“What about under here? Did they give you a cortisone shot back here, under the scapula?”
My right shoulder throbbed, sending slicing pains up into my neck. My arm was bent down and backwards in such away as to expose as much of the inside of my right shoulder blade as possible, a conformation I had avoided adopting for nine months. The orthopedist pressed his finger into the gap between my scapula and my chest wall. “Right here.”
I shook my head, “No.”
“OK, you can put your arm down.”
The whole right side of my upper torso ached and burned, a cacophony of needles, sandpaper, and hot pokers rattling in my back, shoulder, and neck. I had ridden the subway to his office, both to avoid dealing with morning rush traffic and to ensure I was in as much pain as possible by the time he came in to examine me. I wasn’t interested in a repeat of my experience from a few weeks ago; if I had to engineer a facsimile of the pain I was usually in by 4 PM at 8:00 in the morning for his benefit, so be it. Whatever it took to make sure I was taken seriously.
“OK, so first off, there’s nothing wrong with your rotator cuff,” he began, ensuring that he now had my complete and undivided attention. Finally, someone who understood exactly where my pain was coming from. Things were looking up.
He went on, “What you have going on pretty rare, and I only see it in women with your narrow, lanky build. Your shoulder blade is rubbing up against the back of your chest wall. That’s what’s causing all of your pain and inflammation, and that’s why none of the other treatments around your shoulder have worked.”
“So I’m going to give you a cortisone shot in there, to see if it’s inflammation only or if there’s some arthritis that will need to be scraped off surgically, and we’ll go from there.”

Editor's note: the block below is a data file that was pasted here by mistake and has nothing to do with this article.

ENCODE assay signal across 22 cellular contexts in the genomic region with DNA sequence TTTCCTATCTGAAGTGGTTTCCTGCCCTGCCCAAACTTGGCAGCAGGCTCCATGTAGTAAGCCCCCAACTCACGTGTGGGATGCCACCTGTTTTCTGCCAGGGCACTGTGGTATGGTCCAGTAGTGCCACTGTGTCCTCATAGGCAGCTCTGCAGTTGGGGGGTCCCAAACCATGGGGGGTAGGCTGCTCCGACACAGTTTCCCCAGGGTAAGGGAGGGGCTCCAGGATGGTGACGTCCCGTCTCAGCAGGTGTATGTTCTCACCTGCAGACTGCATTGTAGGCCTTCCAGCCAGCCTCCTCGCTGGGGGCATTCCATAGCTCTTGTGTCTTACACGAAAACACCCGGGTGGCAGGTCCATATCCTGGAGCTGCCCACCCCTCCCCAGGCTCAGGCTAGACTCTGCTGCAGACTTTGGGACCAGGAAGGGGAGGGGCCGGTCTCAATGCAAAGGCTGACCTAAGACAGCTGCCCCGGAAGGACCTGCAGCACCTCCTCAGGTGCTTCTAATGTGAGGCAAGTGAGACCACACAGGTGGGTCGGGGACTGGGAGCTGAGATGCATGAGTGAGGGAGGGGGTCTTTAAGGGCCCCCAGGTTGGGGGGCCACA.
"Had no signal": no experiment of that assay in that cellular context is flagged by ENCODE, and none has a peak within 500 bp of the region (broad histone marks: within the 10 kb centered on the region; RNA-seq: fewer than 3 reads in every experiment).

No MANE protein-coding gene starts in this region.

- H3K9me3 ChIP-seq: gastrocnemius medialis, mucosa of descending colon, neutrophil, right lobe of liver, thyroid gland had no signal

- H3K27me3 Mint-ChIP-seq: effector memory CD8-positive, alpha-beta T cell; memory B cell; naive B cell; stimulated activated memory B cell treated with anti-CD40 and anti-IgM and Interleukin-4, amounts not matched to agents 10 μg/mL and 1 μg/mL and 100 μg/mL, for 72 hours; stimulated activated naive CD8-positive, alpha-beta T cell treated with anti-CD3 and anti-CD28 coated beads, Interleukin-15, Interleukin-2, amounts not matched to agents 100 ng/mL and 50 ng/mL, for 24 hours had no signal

Fine with me. Stick another needle in my shoulder blade. What else is new. Aren’t you enjoying the lovely weather we’ve been having this week? “Sounds good,” I replied.
He fussed around and made a big deal out of the injection, which for me was the current equivalent of a mosquito bite. (Better, actually, since it didn’t itch afterwards.) I don’t know how his patients usually respond, but after the joyful experience of having a nerve ablation, if he hadn’t told me he was injecting a pile of medicine under my shoulder, I barely would have noticed.
The upshot (sorry, couldn’t resist) of his diagnosis is the following: if the cortisone shot works, then it’s simply a matter of physical therapy and anti-inflammatories to put a stop to the pain. If I’m still in pain after in a few days, I’ll need another scan to see if there’s a physical problem that will have to be surgically addressed. But either way, if he’s right, by this time next year, this whole experience will be nothing but an unpleasant memory.
Fifteen minutes to change your life.
I’m not going to be permanently disabled. I didn’t do anything wrong. This wasn’t my fault. He can fix it. He has fixed it, apparently, dozens of times.
Nine months in vain pursuit of the correct diagnosis, bouncing from treatment to ineffectual treatment. Nine months of constant pain. Nine months of insomnia, anorexia, doubt, and despair. And then, suddenly rescued, comically easily, by a comically young and handsome orthopedist, in a matter of minutes. Roll credits.
By the afternoon, I can barely contain my elation. I called Momma Ape. I called Sister Ape. The words were spilling out of me so fast I barely left them time to respond. I’m going to be OK!
This isn’t over, I know. And it doesn’t change anything else that I’ve discovered about myself and my limitations with regards to injury and fatigue. But for now, even the pain doesn’t bother me as much. I’m undoubtedly doing a number of things with my right arm that I have no business doing yet, injured as it still is. I will undoubtedly pay for it in short order. But I don’t care. This news and ensuing release from my dank prison of desperation is worth a few days on my back with an ice pack.
Is it worth everything else I’ve gone through? I don’t know. Once I come tumbling back down to reality, I’ll be facing nine months’ worth of anger and resentment that I will have to figure out what to do with.
But not right now. Right now, after the first night of more than three hours’ sleep in a week, I feel reborn, wet and shiny, loose and smooth, no creases yet from having bent or folded myself into or around anything.
And I dare say, I think I’ve earned it.
Wow, you found a diagnosis. This is wonderful news for you. Knowing that there is something wrong, yet having no one (medically) confirm it and help you out is hell. I hope you get relief from the pain.
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